In recent weeks, U.S. State Department officials visiting Central Asia spoke about the importance of Central Asian countries as partners on a wide variety of issues, including Afghanistan, regional stability, and counterterrorism. But their messaging on the subject of human rights was mixed, at best.
Democracy and human rights are values the United States claims to stand for and protect, but the U.S too often shuts them out when it comes to strategic interests in the region.
Since as early as 2007, strategic concerns in Afghanistan have dictated U.S. foreign policy in the region. The 2010 controversy surrounding the Manas base in Kyrgyzstan, which was used to transit soldiers in and out of Afghanistan, called into question U.S. priorities and highlighted a willingness to overlook corruption and human rights violations in exchange for maintaining access to the base.
In an April 2013 speech in Astana, former assistant secretary for South and Central Asian Affairs Robert Blake Jr. asserted that the United States uses “diplomatic engagements to urge…Central Asian states to address human rights and democracy concerns and to ensure space for peaceful exercise of fundamental rights.”
But a year later, Blake’s replacement as Assistant Secretary, Nisha Biswal, failed to mention these concerns in her first public remarks in the region. While she spoke at length about the strength of American support for Kazakhstan and described the country as a “leader in the region,” she omitted the Kazakh government’s on-going crackdown on civil society and press freedom. By neglecting to mention the importance of human rights and democracy, American officials send an implicit message that geo-strategic priorities like Afghanistan and Russia outweigh support for the people of Central Asia.
Earlier this month, Deputy Secretary of State William Burns made a step in the right direction when he spoke in Tashkent. Rather than simply highlight the grave human rights abuses in Uzbekistan, he deemed a commitment to human rights and democracy vital for “achieving the full potential” of U.S.-Uzbek bilateral relations, adding that in the eyes of the U.S., “a more open and democratic society is a stronger society.”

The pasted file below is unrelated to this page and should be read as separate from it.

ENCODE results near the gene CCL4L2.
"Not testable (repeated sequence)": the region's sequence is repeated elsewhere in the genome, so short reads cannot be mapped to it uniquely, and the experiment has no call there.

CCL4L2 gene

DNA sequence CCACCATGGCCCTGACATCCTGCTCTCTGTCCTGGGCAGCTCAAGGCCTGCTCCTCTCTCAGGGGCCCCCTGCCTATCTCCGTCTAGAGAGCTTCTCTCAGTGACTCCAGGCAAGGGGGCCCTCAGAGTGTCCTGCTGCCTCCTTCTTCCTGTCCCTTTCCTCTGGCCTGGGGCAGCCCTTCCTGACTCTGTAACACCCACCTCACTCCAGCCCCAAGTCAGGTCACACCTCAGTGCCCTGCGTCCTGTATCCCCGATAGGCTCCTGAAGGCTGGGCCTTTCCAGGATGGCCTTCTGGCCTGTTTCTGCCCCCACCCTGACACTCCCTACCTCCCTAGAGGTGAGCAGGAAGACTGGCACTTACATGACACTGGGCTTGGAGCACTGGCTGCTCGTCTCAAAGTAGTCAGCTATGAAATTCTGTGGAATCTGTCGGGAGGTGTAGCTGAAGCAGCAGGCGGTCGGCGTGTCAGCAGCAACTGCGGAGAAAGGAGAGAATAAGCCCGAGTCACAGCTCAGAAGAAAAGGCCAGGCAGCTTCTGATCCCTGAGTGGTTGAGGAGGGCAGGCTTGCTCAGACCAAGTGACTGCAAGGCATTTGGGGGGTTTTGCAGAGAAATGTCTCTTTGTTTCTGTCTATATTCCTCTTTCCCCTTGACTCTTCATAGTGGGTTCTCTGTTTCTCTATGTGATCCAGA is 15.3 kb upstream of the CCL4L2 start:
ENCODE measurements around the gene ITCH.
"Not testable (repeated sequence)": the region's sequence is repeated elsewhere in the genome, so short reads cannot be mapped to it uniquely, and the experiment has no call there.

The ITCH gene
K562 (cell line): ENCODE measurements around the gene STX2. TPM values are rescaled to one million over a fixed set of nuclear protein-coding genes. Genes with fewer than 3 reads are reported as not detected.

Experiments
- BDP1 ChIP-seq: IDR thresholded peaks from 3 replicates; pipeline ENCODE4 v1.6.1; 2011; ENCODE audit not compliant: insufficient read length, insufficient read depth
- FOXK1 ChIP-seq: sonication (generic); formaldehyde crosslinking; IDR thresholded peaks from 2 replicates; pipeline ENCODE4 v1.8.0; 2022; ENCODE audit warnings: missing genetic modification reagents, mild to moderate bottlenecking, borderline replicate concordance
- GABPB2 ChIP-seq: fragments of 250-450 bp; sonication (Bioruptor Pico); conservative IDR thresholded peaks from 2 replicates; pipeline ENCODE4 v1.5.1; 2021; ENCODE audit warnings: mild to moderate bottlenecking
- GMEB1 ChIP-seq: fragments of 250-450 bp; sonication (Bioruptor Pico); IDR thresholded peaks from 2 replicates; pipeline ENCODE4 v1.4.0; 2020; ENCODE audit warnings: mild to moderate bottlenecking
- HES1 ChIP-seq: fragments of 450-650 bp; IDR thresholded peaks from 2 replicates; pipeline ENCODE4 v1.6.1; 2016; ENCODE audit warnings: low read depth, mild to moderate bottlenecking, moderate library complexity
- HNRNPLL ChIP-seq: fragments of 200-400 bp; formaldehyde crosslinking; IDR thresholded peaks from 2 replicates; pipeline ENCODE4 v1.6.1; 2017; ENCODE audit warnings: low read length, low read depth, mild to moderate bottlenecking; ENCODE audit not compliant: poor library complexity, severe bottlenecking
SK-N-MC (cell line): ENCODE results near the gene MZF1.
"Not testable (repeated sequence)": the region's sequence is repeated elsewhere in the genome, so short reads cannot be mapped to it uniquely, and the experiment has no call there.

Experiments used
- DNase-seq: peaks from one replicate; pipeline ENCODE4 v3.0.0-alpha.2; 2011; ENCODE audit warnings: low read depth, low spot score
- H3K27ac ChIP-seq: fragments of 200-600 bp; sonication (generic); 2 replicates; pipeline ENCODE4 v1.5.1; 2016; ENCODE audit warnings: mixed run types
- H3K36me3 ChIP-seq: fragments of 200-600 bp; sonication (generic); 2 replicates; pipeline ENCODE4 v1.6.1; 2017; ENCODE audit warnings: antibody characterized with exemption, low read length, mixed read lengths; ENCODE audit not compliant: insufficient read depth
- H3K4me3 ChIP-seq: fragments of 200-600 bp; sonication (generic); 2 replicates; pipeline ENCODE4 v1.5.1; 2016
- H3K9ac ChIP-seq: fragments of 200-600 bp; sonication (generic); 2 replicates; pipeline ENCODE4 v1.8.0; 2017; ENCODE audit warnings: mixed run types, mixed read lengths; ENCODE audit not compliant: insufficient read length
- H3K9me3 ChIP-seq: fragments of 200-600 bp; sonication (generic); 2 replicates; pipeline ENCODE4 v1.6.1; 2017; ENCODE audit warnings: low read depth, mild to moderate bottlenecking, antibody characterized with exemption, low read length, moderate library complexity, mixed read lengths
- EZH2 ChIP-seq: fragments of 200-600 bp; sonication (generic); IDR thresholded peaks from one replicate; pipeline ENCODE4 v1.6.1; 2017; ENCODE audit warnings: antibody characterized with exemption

This inconsistent messaging could have potentially critical repercussions. The withdrawal of troops from Afghanistan has left Central Asian citizens questioning what role the United States will play in the region going forward.
As the U.S. has scaled down its presence in Central Asia, other countries are vying to fill the power vacuum. The Ukrainian crisis has made devastatingly clear that Russia is bent on safeguarding its influence on the region and will go to great lengths to achieve this end. As Russia exerts more regional pressure, Central Asian governments are likely to heighten their crackdowns on civil society and fundamental human rights.
In order to help Central Asian countries resist this pressure, it is important that the U.S. government continue to work with them on areas of common interest. But a commitment to human rights and democracy must be an integral part of those partnerships.
U.S. officials must be clearer and more consistent in their messaging to demonstrate to the citizens of Central Asia that the United States is willing to stand up for the values and rights the U.S. claims to enshrine. In doing so, the U.S. encourages Central Asian governments to work towards more open and democratic societies, where the rights of their citizens are protected and those in power are held accountable for their actions.
Judith Mazdra is a program assistant working on Eurasia and public health in the Washington, DC, office of the Open Society Foundations.
This article first appeared in Open Society Voices. Click here to go to the original.